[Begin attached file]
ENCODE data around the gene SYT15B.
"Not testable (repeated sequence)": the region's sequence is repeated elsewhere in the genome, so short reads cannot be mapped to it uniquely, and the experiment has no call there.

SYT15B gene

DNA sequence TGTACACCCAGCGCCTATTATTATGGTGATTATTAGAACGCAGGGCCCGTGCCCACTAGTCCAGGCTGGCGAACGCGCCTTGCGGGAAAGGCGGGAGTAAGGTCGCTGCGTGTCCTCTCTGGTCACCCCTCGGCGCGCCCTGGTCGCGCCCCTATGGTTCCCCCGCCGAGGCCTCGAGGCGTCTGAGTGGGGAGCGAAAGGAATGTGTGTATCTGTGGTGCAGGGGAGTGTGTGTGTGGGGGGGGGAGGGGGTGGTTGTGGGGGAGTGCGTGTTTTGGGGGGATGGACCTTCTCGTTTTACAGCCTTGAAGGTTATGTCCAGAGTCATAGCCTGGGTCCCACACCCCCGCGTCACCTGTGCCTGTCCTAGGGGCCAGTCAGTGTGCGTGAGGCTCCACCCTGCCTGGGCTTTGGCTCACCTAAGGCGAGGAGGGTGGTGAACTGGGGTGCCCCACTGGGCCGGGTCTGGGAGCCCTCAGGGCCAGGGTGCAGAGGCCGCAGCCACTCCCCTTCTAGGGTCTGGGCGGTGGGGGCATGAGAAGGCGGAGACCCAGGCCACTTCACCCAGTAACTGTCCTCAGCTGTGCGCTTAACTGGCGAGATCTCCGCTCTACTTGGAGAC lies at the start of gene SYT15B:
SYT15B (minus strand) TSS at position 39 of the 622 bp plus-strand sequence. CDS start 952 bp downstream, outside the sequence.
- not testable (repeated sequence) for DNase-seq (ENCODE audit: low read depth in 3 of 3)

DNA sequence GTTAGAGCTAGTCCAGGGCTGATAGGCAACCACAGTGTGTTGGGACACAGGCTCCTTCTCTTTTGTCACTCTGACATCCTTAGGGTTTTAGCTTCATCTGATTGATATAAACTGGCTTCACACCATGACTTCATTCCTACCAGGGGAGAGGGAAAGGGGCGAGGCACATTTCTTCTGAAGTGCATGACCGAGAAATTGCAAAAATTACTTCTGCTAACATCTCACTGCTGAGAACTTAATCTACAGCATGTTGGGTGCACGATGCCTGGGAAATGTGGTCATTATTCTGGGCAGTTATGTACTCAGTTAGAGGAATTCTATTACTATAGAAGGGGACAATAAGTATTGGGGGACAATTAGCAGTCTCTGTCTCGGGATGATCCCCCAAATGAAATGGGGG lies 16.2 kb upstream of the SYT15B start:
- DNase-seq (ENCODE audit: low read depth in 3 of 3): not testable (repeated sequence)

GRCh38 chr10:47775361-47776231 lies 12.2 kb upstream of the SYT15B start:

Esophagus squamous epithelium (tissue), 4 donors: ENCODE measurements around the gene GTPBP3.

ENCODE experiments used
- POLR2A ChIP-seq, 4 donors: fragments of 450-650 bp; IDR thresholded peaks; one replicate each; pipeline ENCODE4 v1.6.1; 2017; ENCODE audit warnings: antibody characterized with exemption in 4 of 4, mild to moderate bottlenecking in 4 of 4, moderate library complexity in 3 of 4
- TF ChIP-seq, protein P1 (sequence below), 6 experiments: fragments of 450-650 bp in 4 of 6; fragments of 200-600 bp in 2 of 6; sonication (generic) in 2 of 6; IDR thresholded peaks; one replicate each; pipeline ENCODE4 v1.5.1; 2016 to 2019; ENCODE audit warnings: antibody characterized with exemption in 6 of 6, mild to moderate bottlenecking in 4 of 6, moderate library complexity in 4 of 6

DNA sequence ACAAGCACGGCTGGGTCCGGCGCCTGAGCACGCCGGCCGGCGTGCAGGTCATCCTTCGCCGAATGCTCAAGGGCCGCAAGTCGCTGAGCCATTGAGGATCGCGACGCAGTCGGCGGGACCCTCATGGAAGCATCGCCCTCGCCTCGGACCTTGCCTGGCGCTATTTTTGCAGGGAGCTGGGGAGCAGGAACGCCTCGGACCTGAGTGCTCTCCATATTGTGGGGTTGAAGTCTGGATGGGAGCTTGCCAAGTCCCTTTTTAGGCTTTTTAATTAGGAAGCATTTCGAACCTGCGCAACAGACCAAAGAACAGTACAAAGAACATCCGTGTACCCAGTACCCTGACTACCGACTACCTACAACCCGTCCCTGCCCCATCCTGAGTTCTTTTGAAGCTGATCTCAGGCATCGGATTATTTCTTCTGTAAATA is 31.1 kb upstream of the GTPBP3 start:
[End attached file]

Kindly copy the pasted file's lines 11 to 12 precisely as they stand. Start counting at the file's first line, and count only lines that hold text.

ENCODE experiments used
- POLR2A ChIP-seq, 4 donors: fragments of 450-650 bp; IDR thresholded peaks; one replicate each; pipeline ENCODE4 v1.6.1; 2017; ENCODE audit warnings: antibody characterized with exemption in 4 of 4, mild to moderate bottlenecking in 4 of 4, moderate library complexity in 3 of 4